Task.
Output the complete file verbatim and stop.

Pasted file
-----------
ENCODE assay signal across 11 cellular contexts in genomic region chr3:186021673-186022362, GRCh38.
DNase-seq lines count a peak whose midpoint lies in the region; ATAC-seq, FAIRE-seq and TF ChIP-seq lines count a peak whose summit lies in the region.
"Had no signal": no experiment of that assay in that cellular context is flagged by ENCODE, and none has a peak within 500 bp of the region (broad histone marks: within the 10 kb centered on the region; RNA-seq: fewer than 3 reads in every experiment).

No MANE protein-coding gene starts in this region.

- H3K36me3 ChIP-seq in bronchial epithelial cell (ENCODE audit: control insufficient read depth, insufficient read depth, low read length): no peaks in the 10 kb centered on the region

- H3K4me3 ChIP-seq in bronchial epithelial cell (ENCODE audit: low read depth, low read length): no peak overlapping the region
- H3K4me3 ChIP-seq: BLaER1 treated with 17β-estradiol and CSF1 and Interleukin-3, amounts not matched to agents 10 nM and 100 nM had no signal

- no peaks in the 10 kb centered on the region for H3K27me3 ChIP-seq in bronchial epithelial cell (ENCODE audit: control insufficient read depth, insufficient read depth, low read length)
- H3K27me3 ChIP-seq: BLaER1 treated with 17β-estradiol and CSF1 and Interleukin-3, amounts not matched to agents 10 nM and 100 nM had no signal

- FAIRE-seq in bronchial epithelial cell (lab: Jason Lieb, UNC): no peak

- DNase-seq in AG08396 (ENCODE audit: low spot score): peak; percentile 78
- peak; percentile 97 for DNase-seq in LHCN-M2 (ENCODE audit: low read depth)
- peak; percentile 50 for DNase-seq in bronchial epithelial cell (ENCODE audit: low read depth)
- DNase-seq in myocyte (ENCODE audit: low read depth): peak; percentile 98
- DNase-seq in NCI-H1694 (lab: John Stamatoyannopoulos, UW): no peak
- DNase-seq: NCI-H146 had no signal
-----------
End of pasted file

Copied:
ENCODE assay signal across 11 cellular contexts in genomic region chr3:186021673-186022362, GRCh38.
DNase-seq lines count a peak whose midpoint lies in the region; ATAC-seq, FAIRE-seq and TF ChIP-seq lines count a peak whose summit lies in the region.
"Had no signal": no experiment of that assay in that cellular context is flagged by ENCODE, and none has a peak within 500 bp of the region (broad histone marks: within the 10 kb centered on the region; RNA-seq: fewer than 3 reads in every experiment).

No MANE protein-coding gene starts in this region.

- H3K36me3 ChIP-seq in bronchial epithelial cell (ENCODE audit: control insufficient read depth, insufficient read depth, low read length): no peaks in the 10 kb centered on the region

- H3K4me3 ChIP-seq in bronchial epithelial cell (ENCODE audit: low read depth, low read length): no peak overlapping the region
- H3K4me3 ChIP-seq: BLaER1 treated with 17β-estradiol and CSF1 and Interleukin-3, amounts not matched to agents 10 nM and 100 nM had no signal

- no peaks in the 10 kb centered on the region for H3K27me3 ChIP-seq in bronchial epithelial cell (ENCODE audit: control insufficient read depth, insufficient read depth, low read length)
- H3K27me3 ChIP-seq: BLaER1 treated with 17β-estradiol and CSF1 and Interleukin-3, amounts not matched to agents 10 nM and 100 nM had no signal

- FAIRE-seq in bronchial epithelial cell (lab: Jason Lieb, UNC): no peak

- DNase-seq in AG08396 (ENCODE audit: low spot score): peak; percentile 78
- peak; percentile 97 for DNase-seq in LHCN-M2 (ENCODE audit: low read depth)
- peak; percentile 50 for DNase-seq in bronchial epithelial cell (ENCODE audit: low read depth)
- DNase-seq in myocyte (ENCODE audit: low read depth): peak; percentile 98
- DNase-seq in NCI-H1694 (lab: John Stamatoyannopoulos, UW): no peak
- DNase-seq: NCI-H146 had no signal